"A lot of teenagers are not comfortable talking about birth control. It's your body. It's okay to ask to put a condom on," Bock said.
LABOR AND DELIVERY
Across the street, at WCA Hospital's main campus, is labor and delivery. According to Donna Barber, BSN-RNC, OB nurse manager, there are four labor rooms at the hospital.
"Normal postpartum stay after delivery is a minimum of 24 hours, but generally two days. C-Sections, generally three days," Barber said.
While in the hospital, all patients receive education about being a new mother.
"Babies don't have a really good instruction manuel that comes with them. Moms don't always know. It's a learning process for them. We encourage as much baby and mom time as possible," Barber said.
WCA Hospital also offers prenatal classes to each patient, which includes a program that is in conjunction with the Jamestown Police Department. These courses include correct car seat usage, classes for first time mothers and refresher classes for mothers who have already had children. The hospital also encourages breast-feeding.
"There are a lot of health benefits. And, if there is anything that mom has an immunity to, that immunity is passed on to the infant for the duration of the time that they are nursing," Barber said.
Teenage mothers sometimes require a different approach than older mothers do because of age and maturity levels. Barber said that this begins across the street with the New York OB-GYN Hospitalists.
"One of the nice things about having a nurse practitioner that is working with these young girls is that she develops a rapport with them. She can help to influence decision-making. Once they come into the hospital setting, very often those decisions are made. When they are getting this education prenatally ... that process is an ongoing thing," Barber said.
Barber also said teenage mothers often find themselves in a difficult situation because of peer-pressure and body image.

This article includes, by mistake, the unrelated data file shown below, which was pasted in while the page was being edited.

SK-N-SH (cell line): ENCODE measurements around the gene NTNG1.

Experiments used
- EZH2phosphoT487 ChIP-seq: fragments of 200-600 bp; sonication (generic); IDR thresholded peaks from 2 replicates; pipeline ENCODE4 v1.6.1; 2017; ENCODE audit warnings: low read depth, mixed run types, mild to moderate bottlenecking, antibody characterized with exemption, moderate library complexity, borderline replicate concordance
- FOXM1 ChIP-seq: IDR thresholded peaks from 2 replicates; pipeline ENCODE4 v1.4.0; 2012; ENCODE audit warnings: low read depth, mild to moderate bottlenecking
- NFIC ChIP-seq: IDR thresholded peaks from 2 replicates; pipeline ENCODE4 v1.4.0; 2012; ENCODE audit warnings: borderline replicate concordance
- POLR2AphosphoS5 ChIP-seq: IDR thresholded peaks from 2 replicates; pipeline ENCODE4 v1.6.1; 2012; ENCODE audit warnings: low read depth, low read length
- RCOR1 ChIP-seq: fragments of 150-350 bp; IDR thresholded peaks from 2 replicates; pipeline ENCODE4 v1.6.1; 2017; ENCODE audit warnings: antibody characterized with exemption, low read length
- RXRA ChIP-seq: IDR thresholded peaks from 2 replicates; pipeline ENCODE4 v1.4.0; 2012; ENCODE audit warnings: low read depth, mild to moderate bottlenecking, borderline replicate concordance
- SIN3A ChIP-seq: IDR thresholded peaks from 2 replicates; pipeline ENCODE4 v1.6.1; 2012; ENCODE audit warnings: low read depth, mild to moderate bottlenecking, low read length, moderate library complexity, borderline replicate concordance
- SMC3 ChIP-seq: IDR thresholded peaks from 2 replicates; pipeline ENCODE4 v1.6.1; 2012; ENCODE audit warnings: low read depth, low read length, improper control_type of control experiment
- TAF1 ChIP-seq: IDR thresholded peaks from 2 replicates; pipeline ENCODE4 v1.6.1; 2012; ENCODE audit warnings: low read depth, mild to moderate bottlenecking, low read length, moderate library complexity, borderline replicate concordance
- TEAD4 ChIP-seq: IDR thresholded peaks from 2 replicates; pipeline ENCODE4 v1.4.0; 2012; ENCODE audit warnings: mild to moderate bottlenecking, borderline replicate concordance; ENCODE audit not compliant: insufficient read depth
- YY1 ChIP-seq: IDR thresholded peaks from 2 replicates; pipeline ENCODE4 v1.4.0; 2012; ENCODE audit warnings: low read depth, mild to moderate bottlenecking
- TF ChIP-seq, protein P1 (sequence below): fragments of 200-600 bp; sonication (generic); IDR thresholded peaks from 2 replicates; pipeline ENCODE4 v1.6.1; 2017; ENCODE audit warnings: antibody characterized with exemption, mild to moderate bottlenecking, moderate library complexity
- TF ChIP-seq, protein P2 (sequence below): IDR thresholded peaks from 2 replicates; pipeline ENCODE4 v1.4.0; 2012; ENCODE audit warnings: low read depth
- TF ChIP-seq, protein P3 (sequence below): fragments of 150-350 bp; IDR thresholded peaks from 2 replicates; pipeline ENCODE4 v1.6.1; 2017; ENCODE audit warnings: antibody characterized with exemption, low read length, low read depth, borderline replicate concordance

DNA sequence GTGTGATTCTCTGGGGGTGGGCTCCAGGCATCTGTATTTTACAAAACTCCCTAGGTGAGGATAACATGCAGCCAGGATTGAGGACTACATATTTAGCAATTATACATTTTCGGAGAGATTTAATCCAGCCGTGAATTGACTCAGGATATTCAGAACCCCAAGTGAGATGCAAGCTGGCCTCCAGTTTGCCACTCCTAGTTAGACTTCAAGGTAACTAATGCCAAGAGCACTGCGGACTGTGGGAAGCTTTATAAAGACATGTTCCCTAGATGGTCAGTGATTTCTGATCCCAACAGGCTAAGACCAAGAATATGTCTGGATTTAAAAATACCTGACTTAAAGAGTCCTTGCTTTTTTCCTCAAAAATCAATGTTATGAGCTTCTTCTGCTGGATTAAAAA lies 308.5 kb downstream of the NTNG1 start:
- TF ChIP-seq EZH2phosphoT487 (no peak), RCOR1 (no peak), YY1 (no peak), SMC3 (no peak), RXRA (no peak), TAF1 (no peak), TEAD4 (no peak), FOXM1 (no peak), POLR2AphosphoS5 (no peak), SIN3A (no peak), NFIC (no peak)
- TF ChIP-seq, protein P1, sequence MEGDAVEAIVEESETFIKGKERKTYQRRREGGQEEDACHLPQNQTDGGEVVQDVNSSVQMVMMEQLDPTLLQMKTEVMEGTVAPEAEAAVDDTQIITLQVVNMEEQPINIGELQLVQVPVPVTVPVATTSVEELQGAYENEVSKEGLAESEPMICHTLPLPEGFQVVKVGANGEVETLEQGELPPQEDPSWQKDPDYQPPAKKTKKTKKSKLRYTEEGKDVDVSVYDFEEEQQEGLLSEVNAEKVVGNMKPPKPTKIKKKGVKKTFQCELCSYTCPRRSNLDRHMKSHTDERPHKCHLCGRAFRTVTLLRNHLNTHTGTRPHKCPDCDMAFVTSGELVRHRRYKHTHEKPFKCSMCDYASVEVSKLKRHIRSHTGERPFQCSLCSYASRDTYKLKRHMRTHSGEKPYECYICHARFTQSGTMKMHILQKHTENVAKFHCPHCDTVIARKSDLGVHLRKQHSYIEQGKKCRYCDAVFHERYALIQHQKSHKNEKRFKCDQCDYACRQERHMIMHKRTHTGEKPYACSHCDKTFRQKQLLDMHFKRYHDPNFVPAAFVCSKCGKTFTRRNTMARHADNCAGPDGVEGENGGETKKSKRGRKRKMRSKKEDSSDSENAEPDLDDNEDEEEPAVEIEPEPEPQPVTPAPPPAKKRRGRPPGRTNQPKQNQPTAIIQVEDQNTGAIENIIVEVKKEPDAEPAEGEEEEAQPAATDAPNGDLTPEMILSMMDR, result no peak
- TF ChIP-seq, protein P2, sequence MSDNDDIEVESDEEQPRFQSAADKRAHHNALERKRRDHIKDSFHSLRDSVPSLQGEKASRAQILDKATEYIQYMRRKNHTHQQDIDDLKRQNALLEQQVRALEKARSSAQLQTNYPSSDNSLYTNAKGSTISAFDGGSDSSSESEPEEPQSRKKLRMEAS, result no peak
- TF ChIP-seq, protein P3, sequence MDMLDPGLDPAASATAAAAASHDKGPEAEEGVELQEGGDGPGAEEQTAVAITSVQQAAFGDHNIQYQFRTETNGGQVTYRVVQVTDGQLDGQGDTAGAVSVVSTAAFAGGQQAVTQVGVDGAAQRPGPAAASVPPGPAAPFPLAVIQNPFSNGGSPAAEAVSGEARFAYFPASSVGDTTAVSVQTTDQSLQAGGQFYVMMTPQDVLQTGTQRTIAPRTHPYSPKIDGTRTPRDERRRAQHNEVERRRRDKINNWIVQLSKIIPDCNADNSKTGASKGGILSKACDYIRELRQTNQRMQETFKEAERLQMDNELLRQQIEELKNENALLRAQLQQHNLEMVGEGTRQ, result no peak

"You have a lot of peer-pressure, you have a lot of questioning of body and body image, and the whole idea of breast-feeding is almost a taboo type thing for some of them. It really takes education progressively, as well as family influences to help get them to make that decision," Barber said.
Teenagers often do not have the knowledge of how to raise a baby, and often assume that they will naturally know what to do, according to Barber. However, she said, learning to raise a baby is a process that requires patience.
Barber credits the New York OB-GYN Hospitalists as being a benefit to the community.
"(The prenatal clinic) has been a wonderful asset to the community. We have had people who it was hard for them to get prenatal care. We have had less people coming in with no prenatal care. We have had better ability to provide quality care for all the residents of the community," Barber said.
The biggest change Barber sees for teenagers is a lifestyle change. Often, teenagers do not realize exactly how much care a baby needs.
"It's very difficult for most teenagers. Their whole life changes. All of a sudden, here is this baby that needs to be the center of your world. As teenagers, you're still at the point of you being at the center of your world. It takes some doing to switch that over to being the baby. A lot of girls look at having a baby as someone to love them, but you put so much in before you ever get that back," Barber said.